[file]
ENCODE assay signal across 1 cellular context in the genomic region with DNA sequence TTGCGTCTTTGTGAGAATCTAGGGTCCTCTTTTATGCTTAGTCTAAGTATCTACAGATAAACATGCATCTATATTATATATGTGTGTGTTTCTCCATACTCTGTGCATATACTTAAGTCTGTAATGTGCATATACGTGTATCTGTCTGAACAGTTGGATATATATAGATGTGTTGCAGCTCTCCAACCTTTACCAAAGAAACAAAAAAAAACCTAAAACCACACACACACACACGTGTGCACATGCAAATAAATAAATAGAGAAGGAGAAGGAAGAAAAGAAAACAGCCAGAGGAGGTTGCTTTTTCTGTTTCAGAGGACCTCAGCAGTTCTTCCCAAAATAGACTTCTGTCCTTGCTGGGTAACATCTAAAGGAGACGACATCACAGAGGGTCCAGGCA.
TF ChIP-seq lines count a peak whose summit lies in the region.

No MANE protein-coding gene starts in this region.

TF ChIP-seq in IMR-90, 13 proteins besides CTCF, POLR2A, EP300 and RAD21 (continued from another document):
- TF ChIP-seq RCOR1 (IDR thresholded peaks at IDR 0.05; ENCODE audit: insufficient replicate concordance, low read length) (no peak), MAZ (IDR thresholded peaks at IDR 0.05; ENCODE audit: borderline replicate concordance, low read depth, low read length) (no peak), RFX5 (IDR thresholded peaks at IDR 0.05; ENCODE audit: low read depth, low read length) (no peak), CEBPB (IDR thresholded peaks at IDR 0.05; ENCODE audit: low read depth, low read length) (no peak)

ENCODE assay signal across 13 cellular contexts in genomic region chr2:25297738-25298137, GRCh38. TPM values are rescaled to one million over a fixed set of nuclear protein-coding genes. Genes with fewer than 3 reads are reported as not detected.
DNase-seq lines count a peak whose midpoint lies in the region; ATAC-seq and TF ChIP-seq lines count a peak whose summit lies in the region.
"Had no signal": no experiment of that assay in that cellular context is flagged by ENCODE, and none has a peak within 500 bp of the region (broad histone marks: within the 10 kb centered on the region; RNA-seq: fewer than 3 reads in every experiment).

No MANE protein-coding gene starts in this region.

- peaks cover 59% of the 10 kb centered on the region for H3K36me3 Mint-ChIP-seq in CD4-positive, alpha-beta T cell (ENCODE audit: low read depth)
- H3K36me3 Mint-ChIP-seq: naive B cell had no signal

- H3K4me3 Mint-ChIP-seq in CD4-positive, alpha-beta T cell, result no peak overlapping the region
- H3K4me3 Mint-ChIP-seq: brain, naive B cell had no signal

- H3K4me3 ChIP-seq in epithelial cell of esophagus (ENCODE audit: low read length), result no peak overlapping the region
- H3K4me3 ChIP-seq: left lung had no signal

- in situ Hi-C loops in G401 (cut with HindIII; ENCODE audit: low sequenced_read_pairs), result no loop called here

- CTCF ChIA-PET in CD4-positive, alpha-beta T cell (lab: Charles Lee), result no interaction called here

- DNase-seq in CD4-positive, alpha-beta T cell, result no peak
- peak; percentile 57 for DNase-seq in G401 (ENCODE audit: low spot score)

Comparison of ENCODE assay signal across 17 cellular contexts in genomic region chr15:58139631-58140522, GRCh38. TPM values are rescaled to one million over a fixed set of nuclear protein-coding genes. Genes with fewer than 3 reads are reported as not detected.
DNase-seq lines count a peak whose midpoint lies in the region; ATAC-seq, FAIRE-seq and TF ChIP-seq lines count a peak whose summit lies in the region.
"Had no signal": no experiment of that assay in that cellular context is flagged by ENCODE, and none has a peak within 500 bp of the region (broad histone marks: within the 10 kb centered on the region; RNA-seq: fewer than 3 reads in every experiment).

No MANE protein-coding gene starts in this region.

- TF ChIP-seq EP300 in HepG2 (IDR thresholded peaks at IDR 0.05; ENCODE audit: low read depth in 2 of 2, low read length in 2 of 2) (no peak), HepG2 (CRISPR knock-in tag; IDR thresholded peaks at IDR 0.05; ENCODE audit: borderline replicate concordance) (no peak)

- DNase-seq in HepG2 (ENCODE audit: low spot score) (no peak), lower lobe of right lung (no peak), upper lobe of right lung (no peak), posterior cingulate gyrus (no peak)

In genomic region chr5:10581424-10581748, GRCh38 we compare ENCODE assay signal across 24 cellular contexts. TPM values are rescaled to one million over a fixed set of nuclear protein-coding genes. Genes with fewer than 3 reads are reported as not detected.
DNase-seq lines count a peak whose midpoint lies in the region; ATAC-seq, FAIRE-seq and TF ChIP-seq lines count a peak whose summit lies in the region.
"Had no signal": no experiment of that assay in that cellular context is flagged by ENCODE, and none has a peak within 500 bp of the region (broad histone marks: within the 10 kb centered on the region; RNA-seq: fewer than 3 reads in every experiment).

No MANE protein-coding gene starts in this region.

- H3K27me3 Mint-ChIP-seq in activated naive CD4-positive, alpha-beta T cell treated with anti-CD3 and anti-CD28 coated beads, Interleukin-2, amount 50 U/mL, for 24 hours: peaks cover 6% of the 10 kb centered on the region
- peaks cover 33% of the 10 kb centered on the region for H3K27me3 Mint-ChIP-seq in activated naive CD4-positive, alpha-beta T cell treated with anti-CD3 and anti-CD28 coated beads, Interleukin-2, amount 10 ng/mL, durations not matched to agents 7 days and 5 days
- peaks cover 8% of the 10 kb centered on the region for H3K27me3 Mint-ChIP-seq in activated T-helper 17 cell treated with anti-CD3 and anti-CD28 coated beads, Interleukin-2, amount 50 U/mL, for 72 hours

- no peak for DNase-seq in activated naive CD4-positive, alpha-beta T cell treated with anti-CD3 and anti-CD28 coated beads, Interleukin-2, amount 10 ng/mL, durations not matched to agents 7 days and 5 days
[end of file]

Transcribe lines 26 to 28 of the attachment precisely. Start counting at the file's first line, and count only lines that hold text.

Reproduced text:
In genomic region chr5:10581424-10581748, GRCh38 we compare ENCODE assay signal across 24 cellular contexts. TPM values are rescaled to one million over a fixed set of nuclear protein-coding genes. Genes with fewer than 3 reads are reported as not detected.
DNase-seq lines count a peak whose midpoint lies in the region; ATAC-seq, FAIRE-seq and TF ChIP-seq lines count a peak whose summit lies in the region.
"Had no signal": no experiment of that assay in that cellular context is flagged by ENCODE, and none has a peak within 500 bp of the region (broad histone marks: within the 10 kb centered on the region; RNA-seq: fewer than 3 reads in every experiment).